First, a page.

A model carbon-neutral house which is self-powered, uses rainwater and comes with a pocket-friendly price tag
How much does building an average modern house with all standard accessories cost these days? Roughly Rs. 35 lakh. And even after spending this fortune, how much does the construction contribute towards keeping the environment clean, without any carbon footprints? Probably nothing at all.
Tata Power has found a solution to this housing issue by designing the pilot model of a carbon-neutral self-powered eco-hut with a comparatively modest price tag of Rs. 10 lakh. The design is an attempt to minimise the impact on the environment through integrated use of modern technologies. The model hut has been constructed at Walwhan Garden in Maharashtra’s Lonavala.
The houses are built with eco-friendly materials, with minimum usage of cement and water. Power is supplied through solar photo-voltaic panels and windmills. It takes just about 20 days to complete the construction.
The electricity-consuming devices/methods installed in this house are any householder’s dream devices since they consume much less power than conventional gadgets. Some of these features are LEDs, light pips, energy-free mechanical swing-based motor and washing machine, drip/sprinkle irrigation for plants, toilet flush with lowest discharge and underground energy-free natural earthen refrigerator among others.
The household would also not need LPG connection due to built-in solar water heater and cooker. Windows are positioned as such that there is optimum sunlight and cross ventilation, leading to cooler rooms even in the height of summer months.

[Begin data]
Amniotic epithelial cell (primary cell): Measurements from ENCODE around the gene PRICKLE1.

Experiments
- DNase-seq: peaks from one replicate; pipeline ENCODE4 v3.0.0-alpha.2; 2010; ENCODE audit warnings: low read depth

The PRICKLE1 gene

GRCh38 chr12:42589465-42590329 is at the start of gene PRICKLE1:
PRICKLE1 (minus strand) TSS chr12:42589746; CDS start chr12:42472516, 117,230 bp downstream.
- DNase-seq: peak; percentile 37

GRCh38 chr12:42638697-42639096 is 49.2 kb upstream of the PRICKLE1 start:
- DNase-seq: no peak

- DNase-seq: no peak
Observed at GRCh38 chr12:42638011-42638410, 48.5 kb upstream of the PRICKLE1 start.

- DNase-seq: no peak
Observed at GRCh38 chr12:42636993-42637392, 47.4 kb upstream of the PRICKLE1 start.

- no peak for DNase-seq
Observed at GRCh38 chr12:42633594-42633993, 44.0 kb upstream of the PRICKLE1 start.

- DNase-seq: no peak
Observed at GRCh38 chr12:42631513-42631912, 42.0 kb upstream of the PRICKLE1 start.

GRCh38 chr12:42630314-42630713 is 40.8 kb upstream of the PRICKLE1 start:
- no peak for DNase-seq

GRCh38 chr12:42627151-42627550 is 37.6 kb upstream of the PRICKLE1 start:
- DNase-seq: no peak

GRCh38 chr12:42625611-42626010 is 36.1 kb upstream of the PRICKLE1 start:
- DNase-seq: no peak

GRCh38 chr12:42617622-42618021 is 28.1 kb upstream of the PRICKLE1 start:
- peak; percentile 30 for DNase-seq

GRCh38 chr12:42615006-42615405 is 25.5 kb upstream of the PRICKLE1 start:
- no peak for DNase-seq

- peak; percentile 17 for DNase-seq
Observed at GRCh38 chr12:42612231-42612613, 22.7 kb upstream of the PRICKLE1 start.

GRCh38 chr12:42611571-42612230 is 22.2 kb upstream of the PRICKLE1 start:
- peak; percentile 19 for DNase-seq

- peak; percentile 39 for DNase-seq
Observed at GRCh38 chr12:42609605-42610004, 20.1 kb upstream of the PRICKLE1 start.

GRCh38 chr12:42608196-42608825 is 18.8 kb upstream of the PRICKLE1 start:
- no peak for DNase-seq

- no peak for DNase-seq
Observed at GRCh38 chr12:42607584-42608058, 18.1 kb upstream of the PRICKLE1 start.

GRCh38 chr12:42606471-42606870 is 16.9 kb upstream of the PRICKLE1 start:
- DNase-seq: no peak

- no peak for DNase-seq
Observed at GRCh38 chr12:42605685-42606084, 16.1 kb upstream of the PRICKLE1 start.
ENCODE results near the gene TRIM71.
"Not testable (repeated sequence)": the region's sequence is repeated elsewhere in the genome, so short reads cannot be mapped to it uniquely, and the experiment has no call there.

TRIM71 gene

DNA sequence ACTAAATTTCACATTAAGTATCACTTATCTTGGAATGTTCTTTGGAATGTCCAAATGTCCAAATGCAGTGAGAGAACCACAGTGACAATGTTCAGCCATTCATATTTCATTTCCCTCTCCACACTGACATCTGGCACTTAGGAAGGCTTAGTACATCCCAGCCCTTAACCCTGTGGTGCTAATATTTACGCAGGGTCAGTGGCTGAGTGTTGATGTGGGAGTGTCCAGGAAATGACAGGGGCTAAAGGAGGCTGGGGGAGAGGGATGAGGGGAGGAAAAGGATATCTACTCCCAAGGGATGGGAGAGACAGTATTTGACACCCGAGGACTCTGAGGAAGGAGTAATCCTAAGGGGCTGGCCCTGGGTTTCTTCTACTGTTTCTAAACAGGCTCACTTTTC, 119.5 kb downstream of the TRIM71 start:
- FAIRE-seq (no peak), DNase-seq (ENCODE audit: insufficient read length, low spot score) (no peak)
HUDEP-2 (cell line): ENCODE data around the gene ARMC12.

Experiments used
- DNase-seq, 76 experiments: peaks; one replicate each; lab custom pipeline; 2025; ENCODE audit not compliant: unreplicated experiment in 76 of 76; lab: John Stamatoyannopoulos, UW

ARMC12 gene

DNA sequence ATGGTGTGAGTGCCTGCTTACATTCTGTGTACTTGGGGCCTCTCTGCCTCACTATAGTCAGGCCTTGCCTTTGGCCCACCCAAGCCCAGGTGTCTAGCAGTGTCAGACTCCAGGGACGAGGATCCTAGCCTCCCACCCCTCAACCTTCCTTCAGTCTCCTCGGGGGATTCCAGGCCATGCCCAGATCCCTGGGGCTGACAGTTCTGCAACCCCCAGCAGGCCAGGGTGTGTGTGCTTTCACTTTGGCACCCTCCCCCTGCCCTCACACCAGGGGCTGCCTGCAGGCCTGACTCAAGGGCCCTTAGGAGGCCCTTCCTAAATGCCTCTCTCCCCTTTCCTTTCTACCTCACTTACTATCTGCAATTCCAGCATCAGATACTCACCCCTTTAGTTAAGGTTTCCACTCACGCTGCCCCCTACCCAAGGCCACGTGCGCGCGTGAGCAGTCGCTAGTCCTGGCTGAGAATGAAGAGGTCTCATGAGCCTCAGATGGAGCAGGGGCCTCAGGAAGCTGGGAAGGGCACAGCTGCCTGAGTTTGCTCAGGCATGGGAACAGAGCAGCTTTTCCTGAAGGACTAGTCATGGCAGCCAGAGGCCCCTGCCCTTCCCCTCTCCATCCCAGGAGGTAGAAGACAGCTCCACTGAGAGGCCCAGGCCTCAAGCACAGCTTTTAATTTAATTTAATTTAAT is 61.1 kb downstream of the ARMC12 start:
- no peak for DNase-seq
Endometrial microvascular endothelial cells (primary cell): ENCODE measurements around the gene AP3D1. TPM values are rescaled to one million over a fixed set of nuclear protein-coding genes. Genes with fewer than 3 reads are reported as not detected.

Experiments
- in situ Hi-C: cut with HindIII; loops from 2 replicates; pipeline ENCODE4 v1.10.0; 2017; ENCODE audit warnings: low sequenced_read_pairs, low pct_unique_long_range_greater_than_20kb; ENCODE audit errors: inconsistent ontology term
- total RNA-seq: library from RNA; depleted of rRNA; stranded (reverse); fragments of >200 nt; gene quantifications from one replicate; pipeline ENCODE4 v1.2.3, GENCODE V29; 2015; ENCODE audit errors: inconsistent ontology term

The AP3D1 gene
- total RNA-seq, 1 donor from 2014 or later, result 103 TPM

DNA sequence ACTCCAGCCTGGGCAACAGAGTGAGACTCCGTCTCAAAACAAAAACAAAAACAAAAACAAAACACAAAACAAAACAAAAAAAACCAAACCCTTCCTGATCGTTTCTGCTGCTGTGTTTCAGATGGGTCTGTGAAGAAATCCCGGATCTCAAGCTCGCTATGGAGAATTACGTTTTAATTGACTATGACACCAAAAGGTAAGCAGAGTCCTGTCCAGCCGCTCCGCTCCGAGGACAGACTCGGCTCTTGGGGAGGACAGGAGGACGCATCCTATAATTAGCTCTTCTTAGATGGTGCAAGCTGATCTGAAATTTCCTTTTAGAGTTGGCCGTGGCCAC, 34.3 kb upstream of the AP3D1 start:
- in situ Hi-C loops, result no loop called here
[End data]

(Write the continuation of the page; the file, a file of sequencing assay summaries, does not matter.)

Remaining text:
Since the house has provisions to use rainwater for daily usage, the household would not need outside supply. Moreover, the eco hut’s water usage will be only 100 litres per day, that too recyclable, compared to 400 litres per day for a conventional modern house measuring 600 sq ft.
There is also provision for recycling domestic solid waste, including vermicomposting, metals and plastics.
With the pressure on natural resources increasing with each passing day, the need for sustainable eco-friendly houses is also on the rise. Green building councils in various countries are continuously attempting and also proving successful in breaking the myth that an eco-friendly house will not come with the comforts/luxuries/facilities offered by an ordinary brick-mortar building.
According to Green Buildings India, design is the primary foundation for eco-friendly structures — keeping in mind the sun movement and the wind flow. While local knowledge varies due to obvious geographical differences, design needs to be relevant to the people, purpose and location.